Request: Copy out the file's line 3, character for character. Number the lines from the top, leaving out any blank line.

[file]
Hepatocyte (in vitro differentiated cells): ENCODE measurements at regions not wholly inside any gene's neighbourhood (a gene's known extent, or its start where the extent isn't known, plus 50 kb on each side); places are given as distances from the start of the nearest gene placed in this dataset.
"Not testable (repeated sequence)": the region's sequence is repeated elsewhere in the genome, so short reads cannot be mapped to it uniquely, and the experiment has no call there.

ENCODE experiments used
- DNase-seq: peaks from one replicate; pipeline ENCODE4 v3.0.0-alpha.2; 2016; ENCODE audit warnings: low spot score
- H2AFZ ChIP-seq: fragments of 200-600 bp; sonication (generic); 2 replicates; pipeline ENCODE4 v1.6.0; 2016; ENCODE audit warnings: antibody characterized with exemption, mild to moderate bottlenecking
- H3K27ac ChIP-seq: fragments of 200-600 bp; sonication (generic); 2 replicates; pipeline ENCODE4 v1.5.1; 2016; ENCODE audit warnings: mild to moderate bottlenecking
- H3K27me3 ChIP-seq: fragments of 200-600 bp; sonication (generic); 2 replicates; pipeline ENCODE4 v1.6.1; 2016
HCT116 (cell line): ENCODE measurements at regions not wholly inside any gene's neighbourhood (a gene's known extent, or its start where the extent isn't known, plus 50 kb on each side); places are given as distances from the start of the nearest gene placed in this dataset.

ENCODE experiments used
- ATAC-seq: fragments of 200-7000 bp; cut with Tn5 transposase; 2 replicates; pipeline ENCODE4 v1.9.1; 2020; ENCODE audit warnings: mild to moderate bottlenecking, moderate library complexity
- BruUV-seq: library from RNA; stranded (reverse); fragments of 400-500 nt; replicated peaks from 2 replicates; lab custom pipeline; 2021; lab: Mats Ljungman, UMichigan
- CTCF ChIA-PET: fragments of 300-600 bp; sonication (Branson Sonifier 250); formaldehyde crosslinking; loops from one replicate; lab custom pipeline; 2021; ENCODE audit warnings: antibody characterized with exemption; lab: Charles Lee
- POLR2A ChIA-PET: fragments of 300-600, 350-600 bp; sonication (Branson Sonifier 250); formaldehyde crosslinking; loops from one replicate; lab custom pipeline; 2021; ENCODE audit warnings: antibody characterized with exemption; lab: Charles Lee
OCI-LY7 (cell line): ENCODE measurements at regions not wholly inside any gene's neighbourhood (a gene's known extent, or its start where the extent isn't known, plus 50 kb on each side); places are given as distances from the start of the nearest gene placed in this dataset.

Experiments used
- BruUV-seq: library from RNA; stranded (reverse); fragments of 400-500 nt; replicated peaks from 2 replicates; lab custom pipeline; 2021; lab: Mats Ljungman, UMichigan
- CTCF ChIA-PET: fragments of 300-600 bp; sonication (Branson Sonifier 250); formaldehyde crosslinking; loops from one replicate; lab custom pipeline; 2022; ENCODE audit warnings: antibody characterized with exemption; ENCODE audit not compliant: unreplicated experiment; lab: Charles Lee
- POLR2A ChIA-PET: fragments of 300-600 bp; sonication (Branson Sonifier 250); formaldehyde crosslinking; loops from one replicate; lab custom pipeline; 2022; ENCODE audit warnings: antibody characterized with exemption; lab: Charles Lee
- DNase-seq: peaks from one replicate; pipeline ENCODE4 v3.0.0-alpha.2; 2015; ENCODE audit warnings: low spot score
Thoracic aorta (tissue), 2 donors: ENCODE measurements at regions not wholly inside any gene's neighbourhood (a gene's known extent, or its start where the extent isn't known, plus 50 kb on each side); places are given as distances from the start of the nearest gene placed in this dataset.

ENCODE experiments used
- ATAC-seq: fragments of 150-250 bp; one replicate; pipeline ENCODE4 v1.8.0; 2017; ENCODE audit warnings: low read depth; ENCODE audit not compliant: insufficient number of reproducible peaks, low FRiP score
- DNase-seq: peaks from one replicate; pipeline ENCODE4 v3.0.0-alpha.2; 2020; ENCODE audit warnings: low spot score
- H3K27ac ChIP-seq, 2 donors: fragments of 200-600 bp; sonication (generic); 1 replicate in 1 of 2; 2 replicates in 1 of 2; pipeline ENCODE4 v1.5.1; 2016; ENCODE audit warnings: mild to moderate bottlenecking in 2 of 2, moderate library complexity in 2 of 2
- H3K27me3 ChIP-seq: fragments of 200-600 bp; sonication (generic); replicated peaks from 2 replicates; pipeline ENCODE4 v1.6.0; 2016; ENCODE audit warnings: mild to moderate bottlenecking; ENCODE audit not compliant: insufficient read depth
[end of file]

ENCODE experiments used